Good Things Happen When Teachers Write


As I sit staring at a blank screen and a flashing cursor, I am struck with a cold realization…this is what writing feels like for many of my students.

The English teachers I know love to plan strong, authentic writing experiences for students. We work hard to identify mentor texts, build scaffolds and conference with students.

However, when I am not writing myself, I lose some of the empathy that exists among fellow writers.

What is hard about the particular project?

Where do I need more support?

Would it help to talk to another writer about the sticking points?

I believe I am a better teacher when I write alongside my students.

The wise and wonderful Penny Kittle wrote, ““What power–what importance–lies in the blank lines of an open notebook. Go and fill yours. Then share.”

Time to start filling my blank pages.

5 thoughts on “Good Things Happen When Teachers Write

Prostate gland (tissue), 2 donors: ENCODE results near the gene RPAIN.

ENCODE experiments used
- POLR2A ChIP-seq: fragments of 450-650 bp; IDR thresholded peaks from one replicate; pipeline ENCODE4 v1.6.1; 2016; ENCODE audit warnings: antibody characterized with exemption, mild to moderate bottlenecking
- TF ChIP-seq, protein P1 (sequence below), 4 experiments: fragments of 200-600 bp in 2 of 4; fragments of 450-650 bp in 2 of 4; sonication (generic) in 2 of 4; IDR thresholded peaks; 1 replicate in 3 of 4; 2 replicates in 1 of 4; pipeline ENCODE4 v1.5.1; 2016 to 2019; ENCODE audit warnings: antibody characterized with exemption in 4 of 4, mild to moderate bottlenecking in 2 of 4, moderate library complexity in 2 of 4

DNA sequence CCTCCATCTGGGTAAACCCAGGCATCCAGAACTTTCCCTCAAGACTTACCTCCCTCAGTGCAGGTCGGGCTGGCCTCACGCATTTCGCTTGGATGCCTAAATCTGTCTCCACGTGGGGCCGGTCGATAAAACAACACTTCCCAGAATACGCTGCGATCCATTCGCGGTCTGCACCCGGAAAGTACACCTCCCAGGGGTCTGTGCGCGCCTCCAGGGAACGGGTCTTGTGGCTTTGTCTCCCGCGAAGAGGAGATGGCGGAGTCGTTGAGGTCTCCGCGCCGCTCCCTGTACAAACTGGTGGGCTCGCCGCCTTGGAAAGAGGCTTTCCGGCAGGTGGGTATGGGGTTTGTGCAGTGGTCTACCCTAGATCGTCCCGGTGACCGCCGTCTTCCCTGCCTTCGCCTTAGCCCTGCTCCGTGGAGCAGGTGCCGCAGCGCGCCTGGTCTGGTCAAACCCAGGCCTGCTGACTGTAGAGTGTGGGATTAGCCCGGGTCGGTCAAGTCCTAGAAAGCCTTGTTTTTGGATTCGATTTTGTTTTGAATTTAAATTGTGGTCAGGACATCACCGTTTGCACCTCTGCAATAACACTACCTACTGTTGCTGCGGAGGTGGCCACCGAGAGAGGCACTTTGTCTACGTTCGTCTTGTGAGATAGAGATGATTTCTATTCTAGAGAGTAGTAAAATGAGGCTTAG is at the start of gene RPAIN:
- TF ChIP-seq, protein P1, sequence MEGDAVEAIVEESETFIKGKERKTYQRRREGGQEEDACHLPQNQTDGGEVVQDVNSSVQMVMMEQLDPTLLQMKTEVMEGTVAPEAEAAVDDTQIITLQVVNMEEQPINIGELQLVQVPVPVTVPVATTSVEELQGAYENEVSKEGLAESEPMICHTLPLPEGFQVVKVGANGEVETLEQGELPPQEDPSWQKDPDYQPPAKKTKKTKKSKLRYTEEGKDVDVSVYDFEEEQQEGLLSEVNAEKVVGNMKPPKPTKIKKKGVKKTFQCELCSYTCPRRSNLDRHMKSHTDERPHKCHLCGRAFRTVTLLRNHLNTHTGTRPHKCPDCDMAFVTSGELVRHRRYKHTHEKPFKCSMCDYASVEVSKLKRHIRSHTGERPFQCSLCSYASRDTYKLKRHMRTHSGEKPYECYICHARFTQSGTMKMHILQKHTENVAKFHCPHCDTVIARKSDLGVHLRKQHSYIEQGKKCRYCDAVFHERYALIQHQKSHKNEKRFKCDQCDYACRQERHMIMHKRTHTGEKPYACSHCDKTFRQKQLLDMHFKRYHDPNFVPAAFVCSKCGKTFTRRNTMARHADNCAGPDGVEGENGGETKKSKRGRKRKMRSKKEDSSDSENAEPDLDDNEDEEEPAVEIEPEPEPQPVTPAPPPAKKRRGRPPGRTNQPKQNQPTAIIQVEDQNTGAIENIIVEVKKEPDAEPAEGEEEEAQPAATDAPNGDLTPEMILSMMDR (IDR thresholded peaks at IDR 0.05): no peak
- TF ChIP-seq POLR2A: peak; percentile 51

1. I agree! I truly believe that being a reader and writer yourself is the best way to become a stronger reading and writing teacher. Being a reader is so much easier for me. I have to work at being a writer. The Slice of Life Challenge has been a great way for me to jump in, stick with it, sink into the struggle, develop empathy for student writers, and reflect on my thinking and processes as a writer. While it has been a challenging experience, it has been a powerful learning experience!


  2. There is not enough empathy in education. Writing besides our children places teachers on equal footing with our students, and therefore allows us to experience similar struggles.


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